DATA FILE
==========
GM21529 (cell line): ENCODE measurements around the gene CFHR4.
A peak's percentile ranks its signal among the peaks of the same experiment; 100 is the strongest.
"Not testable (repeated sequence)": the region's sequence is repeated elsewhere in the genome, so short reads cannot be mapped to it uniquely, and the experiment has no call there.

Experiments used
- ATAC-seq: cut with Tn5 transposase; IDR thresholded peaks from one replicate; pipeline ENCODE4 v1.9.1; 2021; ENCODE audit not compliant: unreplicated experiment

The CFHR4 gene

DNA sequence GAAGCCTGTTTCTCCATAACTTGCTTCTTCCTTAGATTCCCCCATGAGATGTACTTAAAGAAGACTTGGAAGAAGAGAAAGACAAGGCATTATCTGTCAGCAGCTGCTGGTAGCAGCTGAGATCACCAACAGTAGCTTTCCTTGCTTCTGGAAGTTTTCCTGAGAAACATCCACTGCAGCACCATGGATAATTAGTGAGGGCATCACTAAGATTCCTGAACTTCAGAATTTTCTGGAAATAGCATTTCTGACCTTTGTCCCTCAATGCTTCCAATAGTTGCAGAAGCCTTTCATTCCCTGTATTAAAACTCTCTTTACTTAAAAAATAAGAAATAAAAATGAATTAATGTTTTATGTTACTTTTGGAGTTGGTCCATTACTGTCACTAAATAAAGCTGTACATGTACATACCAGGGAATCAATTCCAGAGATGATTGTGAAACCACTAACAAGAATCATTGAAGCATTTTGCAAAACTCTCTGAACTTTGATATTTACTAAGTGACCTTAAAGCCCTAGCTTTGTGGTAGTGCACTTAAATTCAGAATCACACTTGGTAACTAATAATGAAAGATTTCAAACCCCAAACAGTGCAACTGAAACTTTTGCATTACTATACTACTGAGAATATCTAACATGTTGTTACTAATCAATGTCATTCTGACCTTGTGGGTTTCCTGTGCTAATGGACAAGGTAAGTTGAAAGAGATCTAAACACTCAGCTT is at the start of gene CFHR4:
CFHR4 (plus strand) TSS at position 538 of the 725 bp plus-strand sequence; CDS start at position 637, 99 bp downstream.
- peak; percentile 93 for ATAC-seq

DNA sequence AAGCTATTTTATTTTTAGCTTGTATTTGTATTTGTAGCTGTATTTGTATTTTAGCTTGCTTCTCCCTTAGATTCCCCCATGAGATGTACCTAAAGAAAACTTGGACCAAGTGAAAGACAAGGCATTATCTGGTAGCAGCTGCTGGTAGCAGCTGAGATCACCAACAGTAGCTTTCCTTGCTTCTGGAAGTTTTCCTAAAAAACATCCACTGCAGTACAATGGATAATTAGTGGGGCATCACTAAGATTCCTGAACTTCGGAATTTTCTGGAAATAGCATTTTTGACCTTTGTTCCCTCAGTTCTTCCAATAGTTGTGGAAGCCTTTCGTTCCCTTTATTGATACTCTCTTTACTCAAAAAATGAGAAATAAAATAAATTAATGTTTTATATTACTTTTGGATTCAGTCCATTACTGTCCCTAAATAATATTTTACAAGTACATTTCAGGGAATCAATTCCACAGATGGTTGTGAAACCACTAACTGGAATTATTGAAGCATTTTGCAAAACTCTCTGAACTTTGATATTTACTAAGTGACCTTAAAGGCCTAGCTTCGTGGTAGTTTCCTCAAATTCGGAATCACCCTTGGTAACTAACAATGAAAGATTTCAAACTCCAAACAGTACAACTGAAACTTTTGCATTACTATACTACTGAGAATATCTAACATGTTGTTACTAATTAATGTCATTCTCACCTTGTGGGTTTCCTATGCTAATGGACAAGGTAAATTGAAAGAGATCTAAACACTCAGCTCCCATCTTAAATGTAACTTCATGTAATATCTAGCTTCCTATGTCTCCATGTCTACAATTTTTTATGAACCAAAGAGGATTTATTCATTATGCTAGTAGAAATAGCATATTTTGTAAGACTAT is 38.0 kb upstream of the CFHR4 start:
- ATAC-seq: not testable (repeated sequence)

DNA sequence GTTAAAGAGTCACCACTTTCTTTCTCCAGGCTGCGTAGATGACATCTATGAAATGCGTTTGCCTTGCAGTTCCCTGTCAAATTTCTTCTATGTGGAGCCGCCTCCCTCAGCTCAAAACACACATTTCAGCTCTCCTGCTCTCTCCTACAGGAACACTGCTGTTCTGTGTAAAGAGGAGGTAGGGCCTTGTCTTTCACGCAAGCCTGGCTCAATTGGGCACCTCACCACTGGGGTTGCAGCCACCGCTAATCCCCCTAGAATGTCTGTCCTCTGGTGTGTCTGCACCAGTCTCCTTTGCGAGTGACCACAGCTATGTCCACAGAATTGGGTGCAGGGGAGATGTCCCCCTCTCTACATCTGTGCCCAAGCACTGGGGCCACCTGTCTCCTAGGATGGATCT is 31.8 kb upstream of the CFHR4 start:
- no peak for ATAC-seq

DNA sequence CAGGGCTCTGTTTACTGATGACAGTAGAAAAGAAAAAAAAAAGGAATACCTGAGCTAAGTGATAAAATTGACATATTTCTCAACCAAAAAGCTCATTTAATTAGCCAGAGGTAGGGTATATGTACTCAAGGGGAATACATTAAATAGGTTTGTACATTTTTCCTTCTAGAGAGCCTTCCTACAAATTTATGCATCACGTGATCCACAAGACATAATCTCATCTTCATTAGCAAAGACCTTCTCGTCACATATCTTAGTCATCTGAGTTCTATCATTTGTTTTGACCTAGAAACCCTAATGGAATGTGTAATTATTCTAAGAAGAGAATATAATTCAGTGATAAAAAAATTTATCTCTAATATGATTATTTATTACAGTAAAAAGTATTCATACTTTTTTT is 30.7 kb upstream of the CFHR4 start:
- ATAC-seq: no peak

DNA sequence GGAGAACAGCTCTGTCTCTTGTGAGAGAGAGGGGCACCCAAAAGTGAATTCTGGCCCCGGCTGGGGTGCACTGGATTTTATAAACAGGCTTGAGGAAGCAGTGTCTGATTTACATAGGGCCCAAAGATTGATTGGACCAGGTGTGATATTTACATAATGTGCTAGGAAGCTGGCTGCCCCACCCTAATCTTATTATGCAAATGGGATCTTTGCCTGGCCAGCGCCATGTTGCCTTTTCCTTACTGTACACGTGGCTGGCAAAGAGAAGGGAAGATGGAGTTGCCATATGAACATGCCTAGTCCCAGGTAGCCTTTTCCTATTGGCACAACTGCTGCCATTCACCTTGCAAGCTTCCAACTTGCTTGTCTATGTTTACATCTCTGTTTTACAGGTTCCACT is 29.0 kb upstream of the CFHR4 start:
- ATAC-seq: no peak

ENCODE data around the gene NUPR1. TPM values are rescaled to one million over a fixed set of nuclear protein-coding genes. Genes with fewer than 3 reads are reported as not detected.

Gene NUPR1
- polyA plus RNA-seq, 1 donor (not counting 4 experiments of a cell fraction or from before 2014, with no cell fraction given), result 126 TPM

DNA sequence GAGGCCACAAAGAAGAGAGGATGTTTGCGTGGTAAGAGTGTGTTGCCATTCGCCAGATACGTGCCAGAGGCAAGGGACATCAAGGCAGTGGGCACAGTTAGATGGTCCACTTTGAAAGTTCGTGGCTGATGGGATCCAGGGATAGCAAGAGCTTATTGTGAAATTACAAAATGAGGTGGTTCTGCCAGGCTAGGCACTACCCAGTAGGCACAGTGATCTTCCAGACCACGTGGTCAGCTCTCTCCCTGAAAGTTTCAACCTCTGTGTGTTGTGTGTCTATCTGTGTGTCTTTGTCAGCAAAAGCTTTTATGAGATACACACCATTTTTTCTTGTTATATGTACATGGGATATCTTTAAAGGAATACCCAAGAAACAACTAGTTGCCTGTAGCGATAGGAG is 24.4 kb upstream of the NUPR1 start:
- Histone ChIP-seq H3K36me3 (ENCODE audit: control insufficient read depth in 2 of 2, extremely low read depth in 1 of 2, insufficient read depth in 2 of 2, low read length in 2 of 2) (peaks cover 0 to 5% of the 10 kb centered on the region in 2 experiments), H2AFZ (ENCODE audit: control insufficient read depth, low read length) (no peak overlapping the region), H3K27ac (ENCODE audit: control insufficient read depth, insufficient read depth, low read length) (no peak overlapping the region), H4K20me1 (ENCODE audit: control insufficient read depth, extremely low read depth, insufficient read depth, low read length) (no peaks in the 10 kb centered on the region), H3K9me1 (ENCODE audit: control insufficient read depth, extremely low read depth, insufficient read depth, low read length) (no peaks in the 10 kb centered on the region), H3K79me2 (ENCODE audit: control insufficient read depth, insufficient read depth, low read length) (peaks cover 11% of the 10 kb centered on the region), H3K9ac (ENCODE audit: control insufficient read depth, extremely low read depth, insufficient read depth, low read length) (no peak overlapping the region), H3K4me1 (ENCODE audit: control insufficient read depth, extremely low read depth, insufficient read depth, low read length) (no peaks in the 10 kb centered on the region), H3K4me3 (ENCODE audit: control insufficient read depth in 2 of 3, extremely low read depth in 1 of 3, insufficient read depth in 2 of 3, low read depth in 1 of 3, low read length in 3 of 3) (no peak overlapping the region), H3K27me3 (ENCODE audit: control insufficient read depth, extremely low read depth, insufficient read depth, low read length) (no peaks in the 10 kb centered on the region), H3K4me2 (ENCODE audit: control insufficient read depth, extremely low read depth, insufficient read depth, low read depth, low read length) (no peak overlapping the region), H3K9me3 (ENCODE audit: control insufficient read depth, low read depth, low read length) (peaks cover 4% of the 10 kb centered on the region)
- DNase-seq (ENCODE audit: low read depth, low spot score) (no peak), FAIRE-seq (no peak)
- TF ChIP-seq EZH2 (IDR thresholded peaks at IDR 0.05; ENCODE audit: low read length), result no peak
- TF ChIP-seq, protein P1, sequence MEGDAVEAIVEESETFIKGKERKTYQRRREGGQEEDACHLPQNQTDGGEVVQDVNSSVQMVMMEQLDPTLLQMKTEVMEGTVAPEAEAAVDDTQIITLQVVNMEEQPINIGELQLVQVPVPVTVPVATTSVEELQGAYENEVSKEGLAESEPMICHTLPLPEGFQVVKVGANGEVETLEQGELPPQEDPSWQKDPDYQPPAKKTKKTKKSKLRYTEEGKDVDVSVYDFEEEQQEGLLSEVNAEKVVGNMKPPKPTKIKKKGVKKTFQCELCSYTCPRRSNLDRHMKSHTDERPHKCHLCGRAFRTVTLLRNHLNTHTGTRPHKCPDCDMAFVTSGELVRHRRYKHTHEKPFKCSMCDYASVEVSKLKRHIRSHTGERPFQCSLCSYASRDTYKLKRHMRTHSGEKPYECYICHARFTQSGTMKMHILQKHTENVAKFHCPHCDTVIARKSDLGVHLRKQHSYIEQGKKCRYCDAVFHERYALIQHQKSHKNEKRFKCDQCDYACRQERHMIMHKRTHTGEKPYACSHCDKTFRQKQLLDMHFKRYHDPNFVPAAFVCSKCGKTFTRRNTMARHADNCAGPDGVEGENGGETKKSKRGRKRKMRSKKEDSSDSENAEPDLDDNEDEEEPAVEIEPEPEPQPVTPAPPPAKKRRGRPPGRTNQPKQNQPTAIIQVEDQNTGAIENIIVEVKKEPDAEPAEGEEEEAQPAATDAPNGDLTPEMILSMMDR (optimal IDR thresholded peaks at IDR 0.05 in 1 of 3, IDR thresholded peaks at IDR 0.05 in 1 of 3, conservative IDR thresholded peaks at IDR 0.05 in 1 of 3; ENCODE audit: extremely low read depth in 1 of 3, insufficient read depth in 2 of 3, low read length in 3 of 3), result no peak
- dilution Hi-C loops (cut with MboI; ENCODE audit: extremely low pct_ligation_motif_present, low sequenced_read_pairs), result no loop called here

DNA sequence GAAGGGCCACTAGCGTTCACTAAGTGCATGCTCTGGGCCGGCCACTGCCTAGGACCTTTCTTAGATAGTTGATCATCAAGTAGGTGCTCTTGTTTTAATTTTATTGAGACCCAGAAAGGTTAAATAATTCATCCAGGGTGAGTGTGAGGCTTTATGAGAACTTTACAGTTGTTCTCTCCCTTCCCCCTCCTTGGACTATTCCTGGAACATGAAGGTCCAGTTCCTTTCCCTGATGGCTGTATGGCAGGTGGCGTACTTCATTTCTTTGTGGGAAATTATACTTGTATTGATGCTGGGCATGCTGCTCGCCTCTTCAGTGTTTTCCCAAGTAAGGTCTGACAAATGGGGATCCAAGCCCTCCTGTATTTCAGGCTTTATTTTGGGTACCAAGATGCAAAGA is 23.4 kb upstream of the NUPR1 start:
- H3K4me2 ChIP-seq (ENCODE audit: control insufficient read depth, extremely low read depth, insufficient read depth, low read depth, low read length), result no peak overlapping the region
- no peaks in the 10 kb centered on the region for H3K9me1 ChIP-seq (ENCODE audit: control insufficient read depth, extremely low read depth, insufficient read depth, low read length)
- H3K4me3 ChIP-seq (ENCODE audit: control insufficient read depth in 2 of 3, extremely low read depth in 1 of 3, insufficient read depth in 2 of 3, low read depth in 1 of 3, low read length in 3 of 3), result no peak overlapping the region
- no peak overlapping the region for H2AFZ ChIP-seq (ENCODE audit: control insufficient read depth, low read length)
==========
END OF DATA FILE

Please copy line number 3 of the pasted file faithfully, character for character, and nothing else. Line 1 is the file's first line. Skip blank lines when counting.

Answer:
"Not testable (repeated sequence)": the region's sequence is repeated elsewhere in the genome, so short reads cannot be mapped to it uniquely, and the experiment has no call there.